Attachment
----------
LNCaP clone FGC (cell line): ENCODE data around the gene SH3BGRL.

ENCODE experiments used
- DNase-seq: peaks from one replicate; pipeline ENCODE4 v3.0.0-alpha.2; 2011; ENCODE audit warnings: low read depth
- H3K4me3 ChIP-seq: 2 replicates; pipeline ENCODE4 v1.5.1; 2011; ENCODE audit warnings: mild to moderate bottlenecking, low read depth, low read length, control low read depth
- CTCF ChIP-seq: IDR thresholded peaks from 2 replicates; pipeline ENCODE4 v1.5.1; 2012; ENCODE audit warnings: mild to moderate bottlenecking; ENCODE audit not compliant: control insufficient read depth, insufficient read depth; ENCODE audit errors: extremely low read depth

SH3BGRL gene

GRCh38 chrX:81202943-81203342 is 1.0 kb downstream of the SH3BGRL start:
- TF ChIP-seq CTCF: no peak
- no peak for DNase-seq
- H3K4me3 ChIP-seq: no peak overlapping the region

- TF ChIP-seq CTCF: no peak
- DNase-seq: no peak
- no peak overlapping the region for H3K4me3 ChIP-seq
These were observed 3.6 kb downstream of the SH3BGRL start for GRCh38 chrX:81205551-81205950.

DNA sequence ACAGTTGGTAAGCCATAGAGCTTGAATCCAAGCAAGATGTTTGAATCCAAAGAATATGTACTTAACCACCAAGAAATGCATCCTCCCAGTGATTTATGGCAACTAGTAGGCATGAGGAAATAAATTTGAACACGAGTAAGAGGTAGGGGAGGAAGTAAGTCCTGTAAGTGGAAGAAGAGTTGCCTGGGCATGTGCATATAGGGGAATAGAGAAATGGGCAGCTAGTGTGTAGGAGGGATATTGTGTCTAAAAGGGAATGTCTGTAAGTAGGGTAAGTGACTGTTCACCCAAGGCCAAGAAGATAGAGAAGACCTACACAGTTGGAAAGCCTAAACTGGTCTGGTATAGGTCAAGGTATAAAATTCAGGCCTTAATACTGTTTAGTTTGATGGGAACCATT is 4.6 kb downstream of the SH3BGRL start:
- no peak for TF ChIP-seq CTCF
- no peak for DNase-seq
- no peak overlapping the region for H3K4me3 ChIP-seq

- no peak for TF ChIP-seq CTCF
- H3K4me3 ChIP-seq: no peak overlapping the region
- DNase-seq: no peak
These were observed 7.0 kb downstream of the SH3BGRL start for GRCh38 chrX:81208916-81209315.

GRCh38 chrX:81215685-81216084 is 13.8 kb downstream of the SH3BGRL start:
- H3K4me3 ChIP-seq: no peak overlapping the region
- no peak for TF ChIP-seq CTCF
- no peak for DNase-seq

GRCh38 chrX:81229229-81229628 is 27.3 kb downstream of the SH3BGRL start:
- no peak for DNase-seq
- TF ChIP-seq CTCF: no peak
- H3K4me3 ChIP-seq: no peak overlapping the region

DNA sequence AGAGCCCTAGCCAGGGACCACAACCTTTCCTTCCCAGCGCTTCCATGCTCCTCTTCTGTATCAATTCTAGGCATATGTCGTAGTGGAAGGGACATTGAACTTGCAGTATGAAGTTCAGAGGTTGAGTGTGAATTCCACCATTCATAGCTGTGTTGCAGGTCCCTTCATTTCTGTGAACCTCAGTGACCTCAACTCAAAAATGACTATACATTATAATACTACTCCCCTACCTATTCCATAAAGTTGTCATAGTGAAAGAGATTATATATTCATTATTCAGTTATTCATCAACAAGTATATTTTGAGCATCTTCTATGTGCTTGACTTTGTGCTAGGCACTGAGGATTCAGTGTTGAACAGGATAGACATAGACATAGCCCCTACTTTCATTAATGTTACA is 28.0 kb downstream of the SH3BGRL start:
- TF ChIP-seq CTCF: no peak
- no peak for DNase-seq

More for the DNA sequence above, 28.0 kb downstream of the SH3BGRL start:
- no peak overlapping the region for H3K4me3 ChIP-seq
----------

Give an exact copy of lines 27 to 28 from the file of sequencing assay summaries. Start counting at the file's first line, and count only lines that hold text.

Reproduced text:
GRCh38 chrX:81229229-81229628 is 27.3 kb downstream of the SH3BGRL start:
- no peak for DNase-seq